DRC (MNN) — Being involved with the Church means different things for different people.
For a worker with Mission Aviation Fellowship and his fiancée, that meant starting a lasting discipleship program that ministers to the church in the Eastern Democratic Republic of Congo.
While working in the Eastern DRC, the two noticed one of the church’s great needs.
One of the workers says, “DR Congo has experienced over two decades of war, and the church has often been–like any other organization, any other person in the DRC–affected by the war.
“And what you have is a church that really is weak in discipleship and a church that is eager to learn. The young people are eager to learn more about what it looks like to follow Christ and really obey Him in discipleship.”
They both wanted to do something to address the strife the people of the DRC are living in.
They decided they were going to provide discipleship guidance for members of the church.
Matthew 28:19-20 says, “Go, therefore, and make disciples of all nations, baptizing them in the name of the Father and of the Son and of the Holy Spirit, teaching them to observe all that I have commanded you. And behold, I am with you always, to the end of the age” (ESV).
Taking this commandment to heart, the couple named their group M28. The name is even more significant because it addresses the violence of the last couple of decades. The rebel Congolese army is known as M23.
One of the workers explains that he wants the group to focus on being rebels for Christ in a way that unifies believers.
the other worker says, “It is counter-cultural to follow Christ and to be honest, and to be not just a good moral person but to be somebody who follows Christ and seeks to see Him glorified in everything that they do.”
This call to obedience must permeate every area of a Christian’s life, even to the point where they’re sharing it with others.
“How do you obey His commands if you don’t know what they are? You have to know the Bible to know what they are.”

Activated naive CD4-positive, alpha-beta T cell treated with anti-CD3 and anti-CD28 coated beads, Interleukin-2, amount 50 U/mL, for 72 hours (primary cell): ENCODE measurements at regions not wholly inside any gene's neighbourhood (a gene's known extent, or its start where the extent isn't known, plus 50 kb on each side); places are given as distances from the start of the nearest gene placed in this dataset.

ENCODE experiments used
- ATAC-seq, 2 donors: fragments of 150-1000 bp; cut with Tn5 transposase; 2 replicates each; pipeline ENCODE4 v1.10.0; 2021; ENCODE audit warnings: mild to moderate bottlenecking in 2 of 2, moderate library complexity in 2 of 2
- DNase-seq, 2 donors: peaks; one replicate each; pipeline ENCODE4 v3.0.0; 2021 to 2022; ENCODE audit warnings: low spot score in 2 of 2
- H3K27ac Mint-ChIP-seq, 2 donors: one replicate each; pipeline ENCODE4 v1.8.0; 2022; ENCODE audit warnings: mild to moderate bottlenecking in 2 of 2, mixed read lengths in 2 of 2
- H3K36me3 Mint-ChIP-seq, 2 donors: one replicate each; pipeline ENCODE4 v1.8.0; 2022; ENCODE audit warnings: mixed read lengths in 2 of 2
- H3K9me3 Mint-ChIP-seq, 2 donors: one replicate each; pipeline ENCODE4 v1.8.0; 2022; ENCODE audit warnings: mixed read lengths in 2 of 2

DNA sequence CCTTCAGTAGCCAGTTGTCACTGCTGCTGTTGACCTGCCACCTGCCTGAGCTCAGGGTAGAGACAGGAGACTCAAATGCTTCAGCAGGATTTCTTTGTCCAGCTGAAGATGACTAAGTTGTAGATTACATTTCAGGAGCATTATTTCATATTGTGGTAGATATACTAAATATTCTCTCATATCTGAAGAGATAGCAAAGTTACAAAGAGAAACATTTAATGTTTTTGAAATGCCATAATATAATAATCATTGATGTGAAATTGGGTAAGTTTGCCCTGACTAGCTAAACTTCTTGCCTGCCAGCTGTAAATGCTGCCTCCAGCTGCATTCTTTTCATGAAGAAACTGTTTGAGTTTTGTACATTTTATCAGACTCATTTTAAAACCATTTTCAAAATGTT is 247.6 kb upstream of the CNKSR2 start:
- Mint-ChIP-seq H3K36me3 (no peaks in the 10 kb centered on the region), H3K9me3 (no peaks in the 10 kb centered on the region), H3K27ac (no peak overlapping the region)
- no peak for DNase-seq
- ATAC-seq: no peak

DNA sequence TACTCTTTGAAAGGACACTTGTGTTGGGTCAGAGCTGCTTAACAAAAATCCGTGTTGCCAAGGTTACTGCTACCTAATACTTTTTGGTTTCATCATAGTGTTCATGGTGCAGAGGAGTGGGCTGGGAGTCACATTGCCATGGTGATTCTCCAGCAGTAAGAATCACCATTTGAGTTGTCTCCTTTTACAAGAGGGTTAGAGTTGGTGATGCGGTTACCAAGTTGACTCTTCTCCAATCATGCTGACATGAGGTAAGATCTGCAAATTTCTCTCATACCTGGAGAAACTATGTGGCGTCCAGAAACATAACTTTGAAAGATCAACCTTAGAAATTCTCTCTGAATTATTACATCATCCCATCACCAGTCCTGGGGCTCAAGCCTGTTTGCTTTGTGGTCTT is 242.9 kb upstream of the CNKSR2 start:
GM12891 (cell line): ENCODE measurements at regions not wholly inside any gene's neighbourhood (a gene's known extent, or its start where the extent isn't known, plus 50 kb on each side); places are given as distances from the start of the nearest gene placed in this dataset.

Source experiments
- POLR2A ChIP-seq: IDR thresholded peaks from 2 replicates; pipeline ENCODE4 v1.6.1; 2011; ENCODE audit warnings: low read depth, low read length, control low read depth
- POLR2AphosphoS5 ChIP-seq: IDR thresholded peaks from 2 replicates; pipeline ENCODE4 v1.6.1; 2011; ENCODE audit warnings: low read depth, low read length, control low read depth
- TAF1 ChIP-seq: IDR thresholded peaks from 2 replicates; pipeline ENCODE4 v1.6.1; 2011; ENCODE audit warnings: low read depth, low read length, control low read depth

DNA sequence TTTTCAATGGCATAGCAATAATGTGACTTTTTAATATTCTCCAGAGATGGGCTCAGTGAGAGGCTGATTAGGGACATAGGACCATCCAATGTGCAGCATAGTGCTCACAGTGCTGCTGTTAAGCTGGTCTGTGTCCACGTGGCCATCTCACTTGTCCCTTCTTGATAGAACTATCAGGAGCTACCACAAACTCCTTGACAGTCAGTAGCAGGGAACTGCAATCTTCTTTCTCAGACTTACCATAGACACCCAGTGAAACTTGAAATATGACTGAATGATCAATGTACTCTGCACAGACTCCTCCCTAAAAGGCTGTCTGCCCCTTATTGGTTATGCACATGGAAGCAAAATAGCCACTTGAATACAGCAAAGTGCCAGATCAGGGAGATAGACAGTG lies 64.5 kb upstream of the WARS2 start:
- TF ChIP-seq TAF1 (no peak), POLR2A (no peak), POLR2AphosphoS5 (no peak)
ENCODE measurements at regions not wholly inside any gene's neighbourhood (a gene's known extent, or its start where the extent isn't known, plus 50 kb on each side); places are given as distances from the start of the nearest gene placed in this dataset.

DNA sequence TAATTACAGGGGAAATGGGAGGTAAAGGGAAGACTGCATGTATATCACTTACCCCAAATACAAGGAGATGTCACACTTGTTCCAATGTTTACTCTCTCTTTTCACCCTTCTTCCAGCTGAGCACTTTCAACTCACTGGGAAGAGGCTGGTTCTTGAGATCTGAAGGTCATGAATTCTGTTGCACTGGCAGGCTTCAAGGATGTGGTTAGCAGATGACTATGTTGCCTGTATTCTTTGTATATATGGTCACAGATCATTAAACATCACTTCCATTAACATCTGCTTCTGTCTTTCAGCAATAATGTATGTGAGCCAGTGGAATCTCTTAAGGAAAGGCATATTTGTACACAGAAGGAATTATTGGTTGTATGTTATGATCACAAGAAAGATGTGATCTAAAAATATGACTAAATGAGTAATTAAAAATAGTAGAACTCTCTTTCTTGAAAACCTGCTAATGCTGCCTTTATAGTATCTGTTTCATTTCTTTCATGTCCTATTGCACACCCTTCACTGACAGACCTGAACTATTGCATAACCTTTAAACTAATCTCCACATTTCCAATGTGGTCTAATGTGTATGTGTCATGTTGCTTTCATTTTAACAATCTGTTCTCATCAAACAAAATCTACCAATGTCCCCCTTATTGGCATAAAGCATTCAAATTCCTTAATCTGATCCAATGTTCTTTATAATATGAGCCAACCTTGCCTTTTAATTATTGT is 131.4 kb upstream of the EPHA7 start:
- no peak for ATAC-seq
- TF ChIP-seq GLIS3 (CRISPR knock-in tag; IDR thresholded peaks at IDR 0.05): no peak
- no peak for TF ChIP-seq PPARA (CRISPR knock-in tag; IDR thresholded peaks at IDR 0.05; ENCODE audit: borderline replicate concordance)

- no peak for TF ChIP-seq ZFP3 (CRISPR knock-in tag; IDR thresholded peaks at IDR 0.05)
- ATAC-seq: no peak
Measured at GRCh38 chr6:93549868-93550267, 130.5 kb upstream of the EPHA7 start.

The group focuses on the youth who are already going to church. As their sessions progressed, the two were informed by a leader of the church that the participants didn’t have a clear understanding of what their salvation meant.
“As a result of that, we sort of adjusted our curriculum to include a section of a very beginning basic explanation of the Gospel. And we did it in such a way that we believe […] for the first time, maybe, they accepted Christ.”
Even while the group is geared toward the younger generation, the couple hopes to have a far-reaching impact.
“Most of our students are college age or just post-college age. Ideally we want to affect the older generation as well, but we think one of the best ways we can do that is by reaching the younger generation who are becoming the leaders of the church.”
At the end of the two and a half years they ministered to those people, they were seeing individuals from M28 step up in leadership positions in the church.
Not only are they affecting the church, but they’re taking what they’ve learned to their families.
In reality, M28 is reaching more than the youth of the church.
There remains some tension between various ethnic and tribal groups of the church in the DRC. “A lot of the churches are basically split based on tribes. Sometimes it’s not talked about in the culture,” they explain.
One of the lessons taught in M28 is about conflict resolution. They talked openly about the conflict between tribes within the church.
As a result of what they’re learning in the group, many members of M28 have since reached out to other tribes and churches they would have never approached before.
They explain it like this: “Once you realize that your primary identity is in Christ and that identity transcends tribes, it transcends culture, I think that was a big realization for a lot of our young people seeing that ‘Wow, our relationship in Christ goes beyond nationality, goes beyond our tribes.'”
In its own small way, M28 is healing the rifts created by 20 years of war.
The couple is pleased to see that the group is quite independent now.
They say, “Probably one of the most encouraging things to see is the Congolese youth kind of take over the group basically. I know it’s been a struggle for missionaries in the past; it’s hard to let go and it’s hard to transfer the ownership of the church or these different mission projects to the Congolese.”
The leaders have actually told the couple they’re ready to take over and construct the curriculum.
“By the time we left, they were basically doing it themselves,” they report, “We trust God and we trust the leaders that we left the group with. We really believe that it’s mostly probably through these guys and girls that great things will happen over in Congo in the next generation.”
What started out as a side project from the main work that the two were doing has turned into successful ministry that they hope will continue to glorify God no matter what it turns into in the future.
They leave us with this thought: “I think prayer is the #1 way that people can help MAF [and] help M28, because we know that being a Christian is not easy: it calls us to come and die. And at the end of the day in Congo, it’s a challenging place. There is war, there is suffering on a large scale. And it’s a challenging place to be a Christian and to be a light for Christ. So just pray for M28 to be a light in the midst of darkness.”